System Integration - A Major Step toward Lab on a Chip
© Sin et al; licensee BioMed Central Ltd. 2011
Received: 2 March 2011
Accepted: 25 May 2011
Published: 25 May 2011
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© Sin et al; licensee BioMed Central Ltd. 2011
Received: 2 March 2011
Accepted: 25 May 2011
Published: 25 May 2011
Microfluidics holds great promise to revolutionize various areas of biological engineering, such as single cell analysis, environmental monitoring, regenerative medicine, and point-of-care diagnostics. Despite the fact that intensive efforts have been devoted into the field in the past decades, microfluidics has not yet been adopted widely. It is increasingly realized that an effective system integration strategy that is low cost and broadly applicable to various biological engineering situations is required to fully realize the potential of microfluidics. In this article, we review several promising system integration approaches for microfluidics and discuss their advantages, limitations, and applications. Future advancements of these microfluidic strategies will lead toward translational lab-on-a-chip systems for a wide spectrum of biological engineering applications.
Microfluidics is a multidisciplinary field investigating the behavior and the manipulation of small amounts of fluids with characteristic length scales from nanometers to hundreds of micrometers [1, 2]. The field has been under intensive development for over 20 years as a result of the emergence of microelectromechanical systems. The dramatic change in the length scale offer many new techniques due to the unique importance of phenomena at the microscale such as the domination of surface forces over inertial forces, the laminar nature of fluid flow, fast thermal relaxation and length scale matching with the electric double layer . From a technological point of view, microfluidics offers many advantages including low fluid volumes (less reagents and lower cost), short assay time, low power consumption, rapid generation of small liquid compartments and high degree of parallelization [4–11]. Despite the fact that the inherent advantages of microfluidics are highly promising for realizing the concept of lab-on-a-chip, microfluidics has not been widely adopted in biological engineering and medical applications. By now, the most successful portable bioanalytical platforms with the largest market share are test stripes, which were introduced in the middle of 1980s [12–14].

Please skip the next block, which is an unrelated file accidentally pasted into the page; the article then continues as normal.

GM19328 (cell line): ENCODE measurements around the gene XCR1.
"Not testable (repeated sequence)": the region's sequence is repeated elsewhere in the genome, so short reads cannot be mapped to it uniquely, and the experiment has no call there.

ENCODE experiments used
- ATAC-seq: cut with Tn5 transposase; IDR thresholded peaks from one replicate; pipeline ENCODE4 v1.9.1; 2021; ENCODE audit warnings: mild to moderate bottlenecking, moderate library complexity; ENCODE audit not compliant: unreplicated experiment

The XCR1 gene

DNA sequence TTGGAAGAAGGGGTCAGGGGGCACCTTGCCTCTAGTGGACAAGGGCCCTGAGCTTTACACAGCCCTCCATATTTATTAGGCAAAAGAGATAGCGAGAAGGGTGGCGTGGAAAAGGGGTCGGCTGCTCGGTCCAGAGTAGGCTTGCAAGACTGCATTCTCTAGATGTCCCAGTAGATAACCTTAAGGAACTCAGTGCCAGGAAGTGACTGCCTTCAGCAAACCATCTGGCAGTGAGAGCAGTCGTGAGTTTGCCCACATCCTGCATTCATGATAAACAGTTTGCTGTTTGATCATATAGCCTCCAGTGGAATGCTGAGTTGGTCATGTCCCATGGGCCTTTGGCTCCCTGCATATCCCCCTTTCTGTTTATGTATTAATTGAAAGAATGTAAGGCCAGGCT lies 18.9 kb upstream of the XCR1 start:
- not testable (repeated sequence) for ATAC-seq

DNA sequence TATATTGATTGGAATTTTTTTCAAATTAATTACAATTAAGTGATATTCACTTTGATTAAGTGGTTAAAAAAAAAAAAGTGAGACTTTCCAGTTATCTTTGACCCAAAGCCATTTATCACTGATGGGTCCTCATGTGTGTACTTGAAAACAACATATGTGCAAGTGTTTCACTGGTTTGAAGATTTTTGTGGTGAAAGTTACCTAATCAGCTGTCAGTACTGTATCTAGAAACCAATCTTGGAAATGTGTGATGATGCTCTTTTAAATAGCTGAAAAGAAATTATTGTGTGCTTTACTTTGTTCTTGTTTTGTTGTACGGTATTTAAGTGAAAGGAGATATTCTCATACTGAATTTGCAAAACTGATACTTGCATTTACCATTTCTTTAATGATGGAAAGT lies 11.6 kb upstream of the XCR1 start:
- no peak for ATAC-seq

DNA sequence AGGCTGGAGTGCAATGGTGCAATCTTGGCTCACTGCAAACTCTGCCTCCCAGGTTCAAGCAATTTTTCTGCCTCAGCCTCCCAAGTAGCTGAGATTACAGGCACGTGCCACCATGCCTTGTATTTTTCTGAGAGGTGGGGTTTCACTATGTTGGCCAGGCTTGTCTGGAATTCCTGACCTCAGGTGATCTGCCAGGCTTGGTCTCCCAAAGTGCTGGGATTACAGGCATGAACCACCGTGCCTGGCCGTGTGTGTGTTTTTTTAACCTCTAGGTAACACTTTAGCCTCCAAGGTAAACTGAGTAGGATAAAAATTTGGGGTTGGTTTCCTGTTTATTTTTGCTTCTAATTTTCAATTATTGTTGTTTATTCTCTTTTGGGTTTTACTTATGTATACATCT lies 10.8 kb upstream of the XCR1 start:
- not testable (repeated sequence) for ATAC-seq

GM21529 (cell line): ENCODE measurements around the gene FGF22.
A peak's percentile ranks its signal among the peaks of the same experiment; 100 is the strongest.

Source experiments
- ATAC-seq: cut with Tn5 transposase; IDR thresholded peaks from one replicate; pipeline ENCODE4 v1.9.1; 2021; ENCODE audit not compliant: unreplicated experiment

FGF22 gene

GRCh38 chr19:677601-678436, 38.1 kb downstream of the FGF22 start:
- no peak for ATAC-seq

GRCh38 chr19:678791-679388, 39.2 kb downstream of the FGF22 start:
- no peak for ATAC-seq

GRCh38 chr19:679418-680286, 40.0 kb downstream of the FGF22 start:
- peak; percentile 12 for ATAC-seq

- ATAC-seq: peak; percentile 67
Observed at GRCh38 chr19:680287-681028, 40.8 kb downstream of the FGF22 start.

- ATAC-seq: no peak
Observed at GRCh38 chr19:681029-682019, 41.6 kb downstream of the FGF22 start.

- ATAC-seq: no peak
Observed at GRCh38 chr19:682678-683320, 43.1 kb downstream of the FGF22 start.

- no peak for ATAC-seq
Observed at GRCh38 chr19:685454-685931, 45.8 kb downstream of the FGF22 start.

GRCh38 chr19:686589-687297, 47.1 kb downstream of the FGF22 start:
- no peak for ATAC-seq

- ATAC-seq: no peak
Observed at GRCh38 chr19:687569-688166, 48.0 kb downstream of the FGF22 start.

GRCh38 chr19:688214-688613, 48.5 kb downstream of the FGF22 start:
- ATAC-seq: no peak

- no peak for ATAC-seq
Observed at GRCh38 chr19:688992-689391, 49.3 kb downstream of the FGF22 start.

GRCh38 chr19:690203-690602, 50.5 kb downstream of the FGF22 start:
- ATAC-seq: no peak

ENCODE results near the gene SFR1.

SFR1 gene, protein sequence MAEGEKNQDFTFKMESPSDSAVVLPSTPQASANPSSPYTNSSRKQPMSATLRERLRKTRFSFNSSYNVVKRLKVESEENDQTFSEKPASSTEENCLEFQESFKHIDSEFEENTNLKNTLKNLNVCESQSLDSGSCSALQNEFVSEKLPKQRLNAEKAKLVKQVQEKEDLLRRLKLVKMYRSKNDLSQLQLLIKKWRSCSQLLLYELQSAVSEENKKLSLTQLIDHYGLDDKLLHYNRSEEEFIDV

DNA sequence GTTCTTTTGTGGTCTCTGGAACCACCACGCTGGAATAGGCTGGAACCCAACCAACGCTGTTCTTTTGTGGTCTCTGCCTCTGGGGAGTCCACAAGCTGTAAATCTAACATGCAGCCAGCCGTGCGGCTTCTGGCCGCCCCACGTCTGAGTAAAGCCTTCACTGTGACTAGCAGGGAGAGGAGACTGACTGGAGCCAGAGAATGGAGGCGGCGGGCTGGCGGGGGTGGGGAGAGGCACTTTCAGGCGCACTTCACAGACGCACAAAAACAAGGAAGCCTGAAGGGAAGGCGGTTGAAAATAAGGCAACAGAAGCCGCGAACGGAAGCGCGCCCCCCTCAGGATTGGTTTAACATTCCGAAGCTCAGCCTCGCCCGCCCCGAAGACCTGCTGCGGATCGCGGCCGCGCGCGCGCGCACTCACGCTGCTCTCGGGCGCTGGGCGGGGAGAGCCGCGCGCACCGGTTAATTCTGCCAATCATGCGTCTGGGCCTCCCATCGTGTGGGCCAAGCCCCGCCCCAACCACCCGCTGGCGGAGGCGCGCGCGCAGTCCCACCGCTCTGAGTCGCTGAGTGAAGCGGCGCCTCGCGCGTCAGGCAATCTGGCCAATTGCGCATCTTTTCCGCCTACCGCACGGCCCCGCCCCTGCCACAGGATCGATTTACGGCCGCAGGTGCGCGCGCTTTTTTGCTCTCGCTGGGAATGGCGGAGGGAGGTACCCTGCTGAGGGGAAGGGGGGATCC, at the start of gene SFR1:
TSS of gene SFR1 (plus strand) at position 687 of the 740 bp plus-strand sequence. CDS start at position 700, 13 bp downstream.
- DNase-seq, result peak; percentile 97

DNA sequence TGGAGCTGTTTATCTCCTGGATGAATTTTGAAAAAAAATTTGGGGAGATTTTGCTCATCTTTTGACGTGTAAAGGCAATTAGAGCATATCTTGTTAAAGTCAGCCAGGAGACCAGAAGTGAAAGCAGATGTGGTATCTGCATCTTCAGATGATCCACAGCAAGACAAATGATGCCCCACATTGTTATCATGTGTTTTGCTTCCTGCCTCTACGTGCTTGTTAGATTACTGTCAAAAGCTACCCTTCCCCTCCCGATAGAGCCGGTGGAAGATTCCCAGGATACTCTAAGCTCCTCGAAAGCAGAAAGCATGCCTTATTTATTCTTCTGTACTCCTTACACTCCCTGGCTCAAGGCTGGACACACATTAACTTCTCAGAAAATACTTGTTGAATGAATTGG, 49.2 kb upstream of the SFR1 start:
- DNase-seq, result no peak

In the past decades, microfluidics has undergone rapid development with numerous new fabrication techniques and device designs. There are a large number of publications and patents of microfluidic devices functioning as pumps [12, 13], mixers [14–16], concentrators , and valves [18–20], which are the building blocks for creating functional bioreactors and lab-on-a-chip systems. Nevertheless, a major hurdle for transforming microfluidics into practical applications is the integration of these components into a fully automated platform that can be conveniently accessed by the end users . This is primarily due to the complexity of combining various components including bulky supporting equipments (e.g., pressure sources and cell culture modules), detection components (e.g., optics and engineering interfaces), and sample preparation modules (e.g., mixers and concentrators) into a single platform .
The major criteria for developing an integrated lab-on-a-chip system depend on the proposed applications and target markets of the products [23–39]. For example, it is widely believed that lab-on-a-chip technology will advance global health through the development of in vitro diagnostic devices for point-of-care testing (e.g., routine monitoring for chronic diseases and emergency testing for acute diseases) and advanced diagnostic devices in central laboratory testing [40–43]. In a central laboratory setting, sensitivity and specificity of the test are often the major considerations when supporting infrastructures are available and a high-cost, high-performance system is affordable. Due to the lack of sufficient trained personnel in remote locations (e.g., airports or train stations), diagnostic assays should allow automated operations by untrained personnel and the results should be easily interpreted by the end users. In resource-limited settings (e.g., a rural clinic), the cost, portability and shelf life represent the major constraints for the development of the system and the ability to transfer the test results to physicians in other locations for off-site diagnosis using the existing communication network is valuable . The chip designers, therefore, should consider these issues and requirements according to the target applications at the preliminary stage.